Consider the outlier plans for a moment (Heritage and EPI and assume for the moment that EPI was willing to raise taxes high enough to hit the same deficit/debt level that Heritage hits, thus making the plans equal from a deficit management perspective. The question of which plan is better has a lot to do with how the tax code is structured and what the revenue is spent on.

    Again, let’s make a simplifying assumption (not true) that both plans have a tax code that eliminated most deductions and credits for all Americans so that the complexity of the code is not an issue.

    Under that set of assumptions, the question of which plan is better has to do with whether the incremental 8 percent of GDP taken out of the private economy and spent by the government creates more value than leaving that 8 percent of GDP in private hands for allocation. Everything I know about economics says that at the level of 8 percent of GDP (on top of 19), the money is probably better allocated by the private economy. Thus, the Heritage plan is “better” under the above assumptions than the EPI plan.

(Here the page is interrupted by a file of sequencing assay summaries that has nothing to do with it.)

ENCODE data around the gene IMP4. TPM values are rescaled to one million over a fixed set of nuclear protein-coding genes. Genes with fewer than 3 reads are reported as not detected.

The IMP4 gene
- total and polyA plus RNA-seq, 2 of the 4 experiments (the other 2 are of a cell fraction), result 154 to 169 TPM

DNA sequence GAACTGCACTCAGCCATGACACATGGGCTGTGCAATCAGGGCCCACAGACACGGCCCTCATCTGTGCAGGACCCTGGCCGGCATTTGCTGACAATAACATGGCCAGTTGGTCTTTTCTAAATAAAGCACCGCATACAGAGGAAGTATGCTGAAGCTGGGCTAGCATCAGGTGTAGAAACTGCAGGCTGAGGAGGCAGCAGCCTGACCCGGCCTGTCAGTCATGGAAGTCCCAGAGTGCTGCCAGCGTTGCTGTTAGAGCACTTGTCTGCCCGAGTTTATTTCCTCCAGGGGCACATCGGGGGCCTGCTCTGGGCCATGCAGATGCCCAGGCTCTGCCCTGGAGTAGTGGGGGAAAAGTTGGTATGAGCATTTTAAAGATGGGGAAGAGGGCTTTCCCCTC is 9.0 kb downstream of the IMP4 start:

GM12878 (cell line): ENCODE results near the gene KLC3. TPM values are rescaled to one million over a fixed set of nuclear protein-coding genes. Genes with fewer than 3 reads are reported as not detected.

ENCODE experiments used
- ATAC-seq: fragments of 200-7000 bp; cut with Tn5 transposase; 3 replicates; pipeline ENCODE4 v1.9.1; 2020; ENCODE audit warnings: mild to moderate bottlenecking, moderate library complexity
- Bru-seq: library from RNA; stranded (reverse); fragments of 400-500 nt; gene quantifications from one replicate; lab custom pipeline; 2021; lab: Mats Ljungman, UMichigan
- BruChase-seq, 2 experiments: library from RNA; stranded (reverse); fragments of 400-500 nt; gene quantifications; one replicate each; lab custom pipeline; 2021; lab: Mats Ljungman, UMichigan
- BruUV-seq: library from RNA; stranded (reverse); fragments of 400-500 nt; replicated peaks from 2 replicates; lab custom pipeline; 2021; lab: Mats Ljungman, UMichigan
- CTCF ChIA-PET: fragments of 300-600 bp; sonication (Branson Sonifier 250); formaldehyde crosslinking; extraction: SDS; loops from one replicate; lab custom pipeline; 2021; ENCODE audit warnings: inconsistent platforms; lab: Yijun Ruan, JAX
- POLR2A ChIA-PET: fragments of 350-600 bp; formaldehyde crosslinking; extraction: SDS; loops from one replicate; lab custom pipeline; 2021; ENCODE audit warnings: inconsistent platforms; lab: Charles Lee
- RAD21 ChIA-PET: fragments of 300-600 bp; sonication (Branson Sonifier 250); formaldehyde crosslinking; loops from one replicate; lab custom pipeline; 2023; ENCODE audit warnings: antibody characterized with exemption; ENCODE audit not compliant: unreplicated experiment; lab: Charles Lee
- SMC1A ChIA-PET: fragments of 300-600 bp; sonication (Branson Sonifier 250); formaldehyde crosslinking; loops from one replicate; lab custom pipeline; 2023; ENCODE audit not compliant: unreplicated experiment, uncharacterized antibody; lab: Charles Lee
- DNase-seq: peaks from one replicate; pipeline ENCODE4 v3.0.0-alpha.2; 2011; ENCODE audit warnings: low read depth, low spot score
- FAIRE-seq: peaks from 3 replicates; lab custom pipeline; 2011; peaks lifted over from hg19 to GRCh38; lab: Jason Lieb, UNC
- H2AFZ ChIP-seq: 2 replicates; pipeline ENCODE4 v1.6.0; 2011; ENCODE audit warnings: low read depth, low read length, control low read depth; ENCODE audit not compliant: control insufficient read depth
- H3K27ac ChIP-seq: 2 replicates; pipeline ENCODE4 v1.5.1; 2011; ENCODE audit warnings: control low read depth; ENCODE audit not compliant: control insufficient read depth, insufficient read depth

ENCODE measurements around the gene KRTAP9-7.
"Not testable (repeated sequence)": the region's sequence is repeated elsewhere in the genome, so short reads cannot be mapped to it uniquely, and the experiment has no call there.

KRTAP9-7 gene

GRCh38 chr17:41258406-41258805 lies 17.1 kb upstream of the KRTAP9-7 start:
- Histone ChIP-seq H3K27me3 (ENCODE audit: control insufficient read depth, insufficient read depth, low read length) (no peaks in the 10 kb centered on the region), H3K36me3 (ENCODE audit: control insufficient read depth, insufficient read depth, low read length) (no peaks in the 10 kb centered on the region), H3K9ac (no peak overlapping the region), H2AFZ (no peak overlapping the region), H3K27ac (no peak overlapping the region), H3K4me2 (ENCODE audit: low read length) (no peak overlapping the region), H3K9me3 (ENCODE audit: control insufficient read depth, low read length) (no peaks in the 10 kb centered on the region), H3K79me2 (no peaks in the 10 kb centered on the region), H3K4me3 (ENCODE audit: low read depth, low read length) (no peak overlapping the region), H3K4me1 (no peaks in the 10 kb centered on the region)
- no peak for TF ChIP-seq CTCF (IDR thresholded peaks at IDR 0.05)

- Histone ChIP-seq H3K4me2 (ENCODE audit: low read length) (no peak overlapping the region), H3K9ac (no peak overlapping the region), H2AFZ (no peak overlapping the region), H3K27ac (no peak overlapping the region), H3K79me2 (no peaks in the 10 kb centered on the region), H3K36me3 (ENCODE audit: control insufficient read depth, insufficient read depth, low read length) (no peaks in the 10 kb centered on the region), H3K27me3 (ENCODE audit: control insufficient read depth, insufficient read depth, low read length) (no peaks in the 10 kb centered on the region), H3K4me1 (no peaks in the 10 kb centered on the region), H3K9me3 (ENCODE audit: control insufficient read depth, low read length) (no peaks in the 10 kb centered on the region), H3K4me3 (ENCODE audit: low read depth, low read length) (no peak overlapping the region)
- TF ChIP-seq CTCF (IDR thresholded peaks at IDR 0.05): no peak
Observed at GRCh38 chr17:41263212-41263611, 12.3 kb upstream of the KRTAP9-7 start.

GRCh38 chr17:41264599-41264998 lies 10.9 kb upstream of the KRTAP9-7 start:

On top of this, the EPI plan must (given the assumptions) have higher marginal tax rates. In actuality, it has much, much higher marginal tax rates (on the order of twice as high or maybe even a bit more). Again, all things being equal, higher marginal tax rates are a bad thing. We can debate how bad but we can’t debate that they are bad.

    Now coming back to your first point about Ryan’s plan. Relative to a tax code that raises the same amount of money and spends that money on the same stuff but is filled with exemptions, credits, and deductions, Ryan’s first move is positive. However, if the incremental money is spent, then whether step 1 is positive depends entirely on what the money is spent on.

    Said differently, the combination of Ryan’s two steps is unambiguously positive relative to today because it raises (roughly) the same amount of money with a less complex and less distortionary tax code. Your decomposition however creates a fallacy because the consequence of doing only step 1 creates a situation where spending may change as a consequence of step 1.